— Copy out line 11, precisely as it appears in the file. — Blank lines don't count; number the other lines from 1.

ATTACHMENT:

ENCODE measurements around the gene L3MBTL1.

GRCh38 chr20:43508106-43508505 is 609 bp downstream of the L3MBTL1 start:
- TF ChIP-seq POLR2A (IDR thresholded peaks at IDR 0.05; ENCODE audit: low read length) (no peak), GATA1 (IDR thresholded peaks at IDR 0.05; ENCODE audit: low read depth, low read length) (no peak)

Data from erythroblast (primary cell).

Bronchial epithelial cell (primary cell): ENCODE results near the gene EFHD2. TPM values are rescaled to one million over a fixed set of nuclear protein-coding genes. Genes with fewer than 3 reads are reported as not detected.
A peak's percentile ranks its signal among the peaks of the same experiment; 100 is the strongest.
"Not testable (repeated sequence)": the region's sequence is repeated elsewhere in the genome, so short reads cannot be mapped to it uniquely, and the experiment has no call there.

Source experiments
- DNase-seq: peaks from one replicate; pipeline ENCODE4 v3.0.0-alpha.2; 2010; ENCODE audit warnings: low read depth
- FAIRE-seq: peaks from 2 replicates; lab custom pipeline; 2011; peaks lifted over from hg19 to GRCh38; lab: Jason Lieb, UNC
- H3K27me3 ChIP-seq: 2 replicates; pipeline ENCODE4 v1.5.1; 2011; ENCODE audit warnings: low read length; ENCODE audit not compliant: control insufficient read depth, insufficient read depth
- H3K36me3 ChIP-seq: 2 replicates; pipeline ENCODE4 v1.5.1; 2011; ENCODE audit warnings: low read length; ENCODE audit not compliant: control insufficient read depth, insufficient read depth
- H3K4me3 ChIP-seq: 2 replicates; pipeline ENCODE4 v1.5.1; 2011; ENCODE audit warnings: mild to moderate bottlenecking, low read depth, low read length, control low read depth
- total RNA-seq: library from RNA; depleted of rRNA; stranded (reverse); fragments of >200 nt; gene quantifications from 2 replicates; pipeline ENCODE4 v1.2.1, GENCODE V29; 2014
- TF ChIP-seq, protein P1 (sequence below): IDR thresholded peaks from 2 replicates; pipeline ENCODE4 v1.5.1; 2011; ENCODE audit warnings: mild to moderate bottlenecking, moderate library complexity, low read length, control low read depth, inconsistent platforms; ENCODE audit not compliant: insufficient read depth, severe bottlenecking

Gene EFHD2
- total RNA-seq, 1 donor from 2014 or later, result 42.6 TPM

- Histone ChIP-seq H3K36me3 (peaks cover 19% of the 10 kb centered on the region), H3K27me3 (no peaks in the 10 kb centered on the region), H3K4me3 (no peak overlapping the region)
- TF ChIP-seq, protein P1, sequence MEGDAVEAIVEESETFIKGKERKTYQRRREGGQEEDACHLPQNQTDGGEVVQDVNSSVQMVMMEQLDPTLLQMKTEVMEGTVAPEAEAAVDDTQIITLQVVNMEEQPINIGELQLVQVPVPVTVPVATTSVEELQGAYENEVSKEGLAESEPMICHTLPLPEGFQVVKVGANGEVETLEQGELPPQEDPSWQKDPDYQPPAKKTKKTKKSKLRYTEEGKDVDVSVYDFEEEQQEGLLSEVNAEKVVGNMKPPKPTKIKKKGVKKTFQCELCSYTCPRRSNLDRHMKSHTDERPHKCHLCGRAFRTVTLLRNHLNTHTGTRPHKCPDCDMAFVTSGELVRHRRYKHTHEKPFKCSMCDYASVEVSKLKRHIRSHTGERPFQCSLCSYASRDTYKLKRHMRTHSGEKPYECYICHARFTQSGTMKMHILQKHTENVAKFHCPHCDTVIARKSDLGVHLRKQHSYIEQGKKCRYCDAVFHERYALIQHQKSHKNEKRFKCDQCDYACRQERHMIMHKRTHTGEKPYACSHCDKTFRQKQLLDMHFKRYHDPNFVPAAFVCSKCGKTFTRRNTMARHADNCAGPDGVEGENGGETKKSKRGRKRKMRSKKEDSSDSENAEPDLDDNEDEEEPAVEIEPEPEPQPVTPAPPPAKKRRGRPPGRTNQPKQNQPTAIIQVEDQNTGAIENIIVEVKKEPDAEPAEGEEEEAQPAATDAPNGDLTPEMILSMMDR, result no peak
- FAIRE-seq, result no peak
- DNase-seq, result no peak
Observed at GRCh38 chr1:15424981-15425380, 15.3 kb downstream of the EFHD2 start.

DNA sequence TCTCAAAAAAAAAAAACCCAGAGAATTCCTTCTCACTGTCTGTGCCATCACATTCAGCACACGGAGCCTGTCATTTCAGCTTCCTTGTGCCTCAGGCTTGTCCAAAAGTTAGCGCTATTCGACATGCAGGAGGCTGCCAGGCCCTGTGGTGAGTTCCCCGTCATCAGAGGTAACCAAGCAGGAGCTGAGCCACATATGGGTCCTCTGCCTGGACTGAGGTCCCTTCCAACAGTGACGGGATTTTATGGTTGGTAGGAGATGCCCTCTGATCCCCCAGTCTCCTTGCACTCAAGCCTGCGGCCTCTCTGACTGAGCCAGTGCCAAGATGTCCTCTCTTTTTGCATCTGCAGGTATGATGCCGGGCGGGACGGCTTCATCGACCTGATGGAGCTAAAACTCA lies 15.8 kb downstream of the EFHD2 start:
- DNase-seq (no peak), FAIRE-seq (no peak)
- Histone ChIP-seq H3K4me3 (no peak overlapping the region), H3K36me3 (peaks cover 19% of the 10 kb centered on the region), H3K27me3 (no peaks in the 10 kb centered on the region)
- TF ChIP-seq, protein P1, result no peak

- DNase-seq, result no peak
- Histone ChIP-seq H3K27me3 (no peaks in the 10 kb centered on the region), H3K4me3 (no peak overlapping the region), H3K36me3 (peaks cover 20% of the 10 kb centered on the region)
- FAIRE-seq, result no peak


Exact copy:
- H3K27me3 ChIP-seq: 2 replicates; pipeline ENCODE4 v1.5.1; 2011; ENCODE audit warnings: low read length; ENCODE audit not compliant: control insufficient read depth, insufficient read depth